When we liberated France, no one in those villages “was” looking for the French-American or the German American or the Irish American. The people of France saw only Americans. And we carried one flag that represented one country. Not one of those immigrant sons would have thought about picking up another country’s flag and waving it to represent who they were. It would have been a disgrace to their parents who had sacrificed so much to be here. These immigrants truly knew what it meant to be an American. They stirred the melting pot into one red, white and blue bowl.

And here we are with a new kind of immigrant who wants the same rights and privileges. Only they want to achieve it by playing with a different set of rules, one that includes the entitlement card and a guarantee of being faithful to their mother country. I’m sorry, that’s not what being an American is all about. I believe that the immigrants who landed on Ellis Island in the early 1900’s deserve better than that for all the toil, hard work and sacrifice in raising future generations to create a land that has become a beacon for those legally searching for a better life. I think they would be appalled that they are being used as an example by those waving foreign country flags.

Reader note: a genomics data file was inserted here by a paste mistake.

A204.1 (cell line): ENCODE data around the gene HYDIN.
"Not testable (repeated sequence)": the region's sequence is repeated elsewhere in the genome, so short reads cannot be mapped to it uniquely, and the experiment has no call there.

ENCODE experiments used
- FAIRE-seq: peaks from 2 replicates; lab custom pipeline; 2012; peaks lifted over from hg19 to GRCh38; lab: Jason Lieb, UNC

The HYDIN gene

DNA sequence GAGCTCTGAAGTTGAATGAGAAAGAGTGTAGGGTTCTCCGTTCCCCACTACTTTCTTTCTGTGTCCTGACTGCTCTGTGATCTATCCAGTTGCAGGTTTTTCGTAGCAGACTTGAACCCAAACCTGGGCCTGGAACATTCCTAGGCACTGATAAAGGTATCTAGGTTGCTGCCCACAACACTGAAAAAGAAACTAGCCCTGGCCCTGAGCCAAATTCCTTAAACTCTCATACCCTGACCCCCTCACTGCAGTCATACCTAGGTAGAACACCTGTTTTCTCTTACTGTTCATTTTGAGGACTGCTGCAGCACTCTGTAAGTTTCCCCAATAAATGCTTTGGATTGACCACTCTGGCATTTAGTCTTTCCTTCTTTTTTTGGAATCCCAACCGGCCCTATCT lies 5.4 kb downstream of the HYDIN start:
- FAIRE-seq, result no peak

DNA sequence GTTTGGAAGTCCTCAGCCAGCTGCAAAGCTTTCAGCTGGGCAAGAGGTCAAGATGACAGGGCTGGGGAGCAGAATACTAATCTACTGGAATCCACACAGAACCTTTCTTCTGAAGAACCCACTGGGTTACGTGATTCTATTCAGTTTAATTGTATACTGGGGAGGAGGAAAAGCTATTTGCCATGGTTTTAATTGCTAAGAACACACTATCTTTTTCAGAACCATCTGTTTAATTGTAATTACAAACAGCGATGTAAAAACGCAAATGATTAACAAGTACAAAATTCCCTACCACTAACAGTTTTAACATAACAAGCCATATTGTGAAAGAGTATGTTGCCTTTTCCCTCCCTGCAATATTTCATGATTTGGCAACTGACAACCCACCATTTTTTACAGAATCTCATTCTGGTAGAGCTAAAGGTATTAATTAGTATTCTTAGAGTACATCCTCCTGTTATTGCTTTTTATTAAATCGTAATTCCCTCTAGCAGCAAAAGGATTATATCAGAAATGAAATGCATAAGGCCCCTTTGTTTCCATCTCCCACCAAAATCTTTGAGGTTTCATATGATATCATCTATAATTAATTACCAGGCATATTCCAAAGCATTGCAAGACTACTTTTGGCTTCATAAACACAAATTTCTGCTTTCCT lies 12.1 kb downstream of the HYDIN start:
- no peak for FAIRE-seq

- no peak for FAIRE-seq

And for that suggestion about taking down the Statue of Liberty, it happens to mean a lot to the citizens who are voting on the immigration bill. I wouldn’t start talking about dismantling the United States just yet.

Rosemary LaBonte

Witnesses Timeline of Benghazi Attack

Chris Stephen of The Guardian, one of the first Western reporters on the ground after the Benghazi attack on the US Compound, pieces together a timeline of events from witness accounts, official reports, and the ruins of the compound.  Most striking in this report are the inconsistencies in the American version of events and those of witnesses on the ground.

A year has passed, and many questions remain about what took place in Benghazi on 9/11/2012.  Think about the fact that a British journalist was on the ground immediately, while the FBI waited three weeks to reach the compound.  That, in itself, is unbelievable.  Also, which of our news sources have worked as hard as this to point out the differences in accounts?  Also, why have we not heard from any witnesses?